This picture was a screen shot taken with a cell phone. The video image is clearer, but not clear enough for facial recognition. A hat and sunglasses make a good cover on video. Thieves know this.
At 4:13 p.m., I sent an email to my husband; "Bike Stolen Need Ride". I was upset. He called right away to let me know he was on the way. We drove around the neighbourhood and past the pawn shop, but found no trace of my bike. It was gone and I was NOT happy.
Whenever we had spare time over the weekend, we would pass by the pawn shop and tour the neighbourhood. I reported the theft through London Police on-line, but my report was rejected with instructions to call on Monday, so an Officer could review the video.
I was upset about the theft and even more worried about options for safe parking. Without a viable solution, I couldn't sleep. I love riding to work. It's one of my favourite things about working. I wrote about my route here - a perfect ride and safe when I parked INSIDE.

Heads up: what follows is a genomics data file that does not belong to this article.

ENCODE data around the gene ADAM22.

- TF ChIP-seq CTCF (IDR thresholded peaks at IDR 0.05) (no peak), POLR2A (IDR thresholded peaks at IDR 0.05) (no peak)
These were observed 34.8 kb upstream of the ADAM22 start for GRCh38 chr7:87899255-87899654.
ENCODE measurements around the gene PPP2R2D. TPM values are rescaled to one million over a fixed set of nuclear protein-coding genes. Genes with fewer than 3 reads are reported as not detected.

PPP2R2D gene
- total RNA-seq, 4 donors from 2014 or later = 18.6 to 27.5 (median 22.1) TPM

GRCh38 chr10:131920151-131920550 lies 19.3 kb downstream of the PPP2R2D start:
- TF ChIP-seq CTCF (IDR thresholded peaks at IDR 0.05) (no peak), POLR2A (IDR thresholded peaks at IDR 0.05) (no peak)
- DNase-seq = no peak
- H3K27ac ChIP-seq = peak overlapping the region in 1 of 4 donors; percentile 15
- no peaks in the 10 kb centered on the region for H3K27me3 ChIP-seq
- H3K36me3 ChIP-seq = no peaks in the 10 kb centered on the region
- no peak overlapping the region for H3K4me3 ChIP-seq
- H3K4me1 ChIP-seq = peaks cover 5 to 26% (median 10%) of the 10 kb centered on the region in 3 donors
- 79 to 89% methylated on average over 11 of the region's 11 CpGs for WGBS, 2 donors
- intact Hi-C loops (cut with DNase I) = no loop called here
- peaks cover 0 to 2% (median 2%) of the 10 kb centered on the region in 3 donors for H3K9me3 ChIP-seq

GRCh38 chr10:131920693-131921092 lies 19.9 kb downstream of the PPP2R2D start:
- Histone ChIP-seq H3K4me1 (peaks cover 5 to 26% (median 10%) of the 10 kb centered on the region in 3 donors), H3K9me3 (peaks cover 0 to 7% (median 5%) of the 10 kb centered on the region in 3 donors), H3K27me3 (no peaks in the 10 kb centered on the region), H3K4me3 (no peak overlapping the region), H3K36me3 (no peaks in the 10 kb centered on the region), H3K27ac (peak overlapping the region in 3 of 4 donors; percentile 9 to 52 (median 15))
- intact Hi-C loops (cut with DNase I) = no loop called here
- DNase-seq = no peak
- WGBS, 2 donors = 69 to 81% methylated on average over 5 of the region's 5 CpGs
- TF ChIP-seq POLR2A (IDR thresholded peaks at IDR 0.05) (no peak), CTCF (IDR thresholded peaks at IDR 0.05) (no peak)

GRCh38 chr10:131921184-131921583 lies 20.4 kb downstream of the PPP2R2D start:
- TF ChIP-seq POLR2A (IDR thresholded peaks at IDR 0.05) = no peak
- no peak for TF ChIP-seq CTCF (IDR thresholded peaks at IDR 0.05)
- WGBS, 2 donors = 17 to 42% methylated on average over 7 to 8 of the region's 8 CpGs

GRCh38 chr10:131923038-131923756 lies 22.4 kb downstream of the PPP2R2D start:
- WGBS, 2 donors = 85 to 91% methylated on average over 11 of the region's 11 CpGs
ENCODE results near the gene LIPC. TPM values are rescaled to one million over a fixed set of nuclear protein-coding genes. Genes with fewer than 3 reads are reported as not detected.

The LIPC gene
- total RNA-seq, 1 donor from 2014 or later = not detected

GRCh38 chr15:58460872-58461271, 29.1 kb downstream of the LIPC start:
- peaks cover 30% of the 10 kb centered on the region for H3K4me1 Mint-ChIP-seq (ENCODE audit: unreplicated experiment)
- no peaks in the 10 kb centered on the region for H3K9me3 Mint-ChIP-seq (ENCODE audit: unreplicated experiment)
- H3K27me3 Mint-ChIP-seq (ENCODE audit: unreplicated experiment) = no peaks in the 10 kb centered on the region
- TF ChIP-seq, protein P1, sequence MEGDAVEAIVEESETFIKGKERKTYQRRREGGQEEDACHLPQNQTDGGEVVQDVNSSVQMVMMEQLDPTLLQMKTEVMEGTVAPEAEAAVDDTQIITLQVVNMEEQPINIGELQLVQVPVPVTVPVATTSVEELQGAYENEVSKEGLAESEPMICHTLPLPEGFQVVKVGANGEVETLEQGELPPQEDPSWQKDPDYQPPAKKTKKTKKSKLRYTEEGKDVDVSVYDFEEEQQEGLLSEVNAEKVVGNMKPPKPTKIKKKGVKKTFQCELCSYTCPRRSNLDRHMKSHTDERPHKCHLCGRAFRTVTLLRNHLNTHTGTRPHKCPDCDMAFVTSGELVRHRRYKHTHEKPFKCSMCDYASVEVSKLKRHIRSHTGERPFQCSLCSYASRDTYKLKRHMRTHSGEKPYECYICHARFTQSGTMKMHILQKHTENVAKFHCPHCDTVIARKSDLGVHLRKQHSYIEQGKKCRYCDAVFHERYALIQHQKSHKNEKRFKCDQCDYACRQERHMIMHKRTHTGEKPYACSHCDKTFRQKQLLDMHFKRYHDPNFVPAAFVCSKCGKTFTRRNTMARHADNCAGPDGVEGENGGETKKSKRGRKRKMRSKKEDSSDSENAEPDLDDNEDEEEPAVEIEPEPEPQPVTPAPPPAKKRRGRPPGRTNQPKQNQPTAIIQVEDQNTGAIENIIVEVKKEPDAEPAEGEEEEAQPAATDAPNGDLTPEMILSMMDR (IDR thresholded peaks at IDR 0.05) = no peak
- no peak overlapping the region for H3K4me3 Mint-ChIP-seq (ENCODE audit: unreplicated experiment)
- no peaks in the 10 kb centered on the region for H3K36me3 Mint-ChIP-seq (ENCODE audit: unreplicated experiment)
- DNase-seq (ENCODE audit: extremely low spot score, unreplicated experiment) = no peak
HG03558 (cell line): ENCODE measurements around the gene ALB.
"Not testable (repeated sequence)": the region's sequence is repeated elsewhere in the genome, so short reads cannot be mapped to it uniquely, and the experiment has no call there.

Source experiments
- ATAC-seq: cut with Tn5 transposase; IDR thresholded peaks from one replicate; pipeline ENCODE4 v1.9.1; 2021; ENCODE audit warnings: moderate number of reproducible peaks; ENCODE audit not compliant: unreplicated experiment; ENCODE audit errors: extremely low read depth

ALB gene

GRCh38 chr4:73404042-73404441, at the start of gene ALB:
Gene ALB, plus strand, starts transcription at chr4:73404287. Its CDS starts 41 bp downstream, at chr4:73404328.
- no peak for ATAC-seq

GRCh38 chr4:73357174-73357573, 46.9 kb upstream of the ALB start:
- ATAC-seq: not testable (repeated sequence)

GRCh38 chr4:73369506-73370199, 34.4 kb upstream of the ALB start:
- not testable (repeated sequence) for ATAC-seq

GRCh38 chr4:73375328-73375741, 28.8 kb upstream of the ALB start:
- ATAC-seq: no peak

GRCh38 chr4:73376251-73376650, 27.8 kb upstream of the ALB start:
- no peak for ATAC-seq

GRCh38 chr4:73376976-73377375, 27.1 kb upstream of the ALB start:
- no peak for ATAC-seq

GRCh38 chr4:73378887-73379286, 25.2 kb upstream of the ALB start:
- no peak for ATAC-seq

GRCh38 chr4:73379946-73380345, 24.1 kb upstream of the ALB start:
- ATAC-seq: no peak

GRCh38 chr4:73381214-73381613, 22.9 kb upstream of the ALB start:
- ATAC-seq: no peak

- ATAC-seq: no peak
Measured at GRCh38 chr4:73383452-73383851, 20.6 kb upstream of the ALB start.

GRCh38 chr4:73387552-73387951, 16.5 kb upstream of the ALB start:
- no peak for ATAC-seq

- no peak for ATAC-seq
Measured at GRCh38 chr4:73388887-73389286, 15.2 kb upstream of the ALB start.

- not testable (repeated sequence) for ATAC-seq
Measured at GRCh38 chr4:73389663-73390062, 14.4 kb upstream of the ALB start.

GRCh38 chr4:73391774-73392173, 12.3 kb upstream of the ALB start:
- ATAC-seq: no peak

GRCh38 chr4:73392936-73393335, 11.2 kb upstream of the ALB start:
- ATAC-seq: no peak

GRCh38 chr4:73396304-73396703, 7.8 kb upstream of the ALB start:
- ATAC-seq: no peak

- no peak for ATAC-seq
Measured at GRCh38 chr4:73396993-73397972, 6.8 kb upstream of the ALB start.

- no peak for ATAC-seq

With no old bikes at home, I decided to ask if I could buy back my old Gardin from a friend at work who got it last year for his wife. She isn't riding because of a neck/shoulder injury. Happily he agreed. It's a pink and white road bike with down tube shifting and skinny tires. We have ordered a straight handlebar and brake levers and heavier tires. My husband will retrofit it for me to ride as soon as we get the parts.
I have a heavy one inch cable lock to leave around the post in the cage. Once the latch is fixed and more secure, I will be riding a very pretty pink bike to work. Hopefully, thieves will leave this one alone.
For the next couple weeks, I can park inside. My boss is on vacation and it is quiet in the office.
Now back to my Devinci Drama and the saga of my missing bike.
On Monday morning, I called London Police to report my bike stolen. A London Police Officer arrived in the afternoon to interview me and the managers and watch the video. He was very thorough, attentive and sympathetic. I was impressed.